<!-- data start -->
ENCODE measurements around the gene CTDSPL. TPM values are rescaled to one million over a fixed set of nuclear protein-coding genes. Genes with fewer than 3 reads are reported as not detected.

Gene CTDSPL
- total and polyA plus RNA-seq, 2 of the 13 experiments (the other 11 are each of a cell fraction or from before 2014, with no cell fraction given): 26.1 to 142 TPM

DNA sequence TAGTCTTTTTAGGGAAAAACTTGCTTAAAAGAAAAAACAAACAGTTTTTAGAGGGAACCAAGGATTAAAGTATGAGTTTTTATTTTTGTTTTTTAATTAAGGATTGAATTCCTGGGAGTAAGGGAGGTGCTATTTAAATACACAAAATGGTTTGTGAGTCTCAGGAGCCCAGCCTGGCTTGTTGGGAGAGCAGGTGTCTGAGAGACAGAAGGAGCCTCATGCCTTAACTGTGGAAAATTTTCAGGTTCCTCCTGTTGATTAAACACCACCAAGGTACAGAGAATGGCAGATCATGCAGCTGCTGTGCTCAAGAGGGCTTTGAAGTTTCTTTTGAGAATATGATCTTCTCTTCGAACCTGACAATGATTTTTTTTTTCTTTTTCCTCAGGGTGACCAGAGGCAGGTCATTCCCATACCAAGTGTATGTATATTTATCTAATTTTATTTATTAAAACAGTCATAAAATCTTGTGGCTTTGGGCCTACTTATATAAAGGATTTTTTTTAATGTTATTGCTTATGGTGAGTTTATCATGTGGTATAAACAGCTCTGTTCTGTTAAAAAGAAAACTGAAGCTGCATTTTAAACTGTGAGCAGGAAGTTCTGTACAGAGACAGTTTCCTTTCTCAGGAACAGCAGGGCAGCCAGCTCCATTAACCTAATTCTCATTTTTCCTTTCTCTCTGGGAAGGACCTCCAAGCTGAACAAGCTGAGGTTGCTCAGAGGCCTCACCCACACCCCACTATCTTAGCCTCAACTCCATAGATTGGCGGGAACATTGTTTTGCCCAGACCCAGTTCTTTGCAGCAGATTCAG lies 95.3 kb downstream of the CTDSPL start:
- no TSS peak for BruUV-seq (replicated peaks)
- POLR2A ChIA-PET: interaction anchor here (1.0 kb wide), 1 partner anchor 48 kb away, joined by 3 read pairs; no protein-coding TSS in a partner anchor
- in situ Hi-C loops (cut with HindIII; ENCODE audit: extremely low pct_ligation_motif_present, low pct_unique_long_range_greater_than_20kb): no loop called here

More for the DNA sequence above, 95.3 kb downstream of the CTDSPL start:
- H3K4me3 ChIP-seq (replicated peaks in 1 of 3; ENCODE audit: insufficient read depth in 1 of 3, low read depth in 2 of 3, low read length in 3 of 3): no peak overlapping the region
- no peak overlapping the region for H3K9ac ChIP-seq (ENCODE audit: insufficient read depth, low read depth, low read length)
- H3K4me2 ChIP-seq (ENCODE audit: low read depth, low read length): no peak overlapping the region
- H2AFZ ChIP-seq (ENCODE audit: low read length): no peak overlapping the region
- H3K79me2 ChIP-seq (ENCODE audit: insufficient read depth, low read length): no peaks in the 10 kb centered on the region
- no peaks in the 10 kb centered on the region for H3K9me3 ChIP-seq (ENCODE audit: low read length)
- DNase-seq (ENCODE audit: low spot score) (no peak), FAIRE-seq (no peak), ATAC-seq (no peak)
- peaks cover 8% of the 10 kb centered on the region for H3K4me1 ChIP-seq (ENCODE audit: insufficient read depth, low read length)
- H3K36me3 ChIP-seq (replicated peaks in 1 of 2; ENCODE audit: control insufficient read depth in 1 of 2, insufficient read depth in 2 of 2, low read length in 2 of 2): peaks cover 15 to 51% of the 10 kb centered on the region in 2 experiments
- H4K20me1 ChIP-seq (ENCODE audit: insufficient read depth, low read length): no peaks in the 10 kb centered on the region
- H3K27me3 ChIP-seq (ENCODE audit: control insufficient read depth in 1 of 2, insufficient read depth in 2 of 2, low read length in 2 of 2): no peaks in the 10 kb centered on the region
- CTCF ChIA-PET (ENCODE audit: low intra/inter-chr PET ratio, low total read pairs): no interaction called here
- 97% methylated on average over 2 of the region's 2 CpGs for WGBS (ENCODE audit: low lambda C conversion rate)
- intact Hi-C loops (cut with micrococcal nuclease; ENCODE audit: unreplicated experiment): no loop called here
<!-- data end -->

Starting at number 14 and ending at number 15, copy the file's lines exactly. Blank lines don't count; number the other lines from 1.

- no peaks in the 10 kb centered on the region for H3K9me3 ChIP-seq (ENCODE audit: low read length)
- DNase-seq (ENCODE audit: low spot score) (no peak), FAIRE-seq (no peak), ATAC-seq (no peak)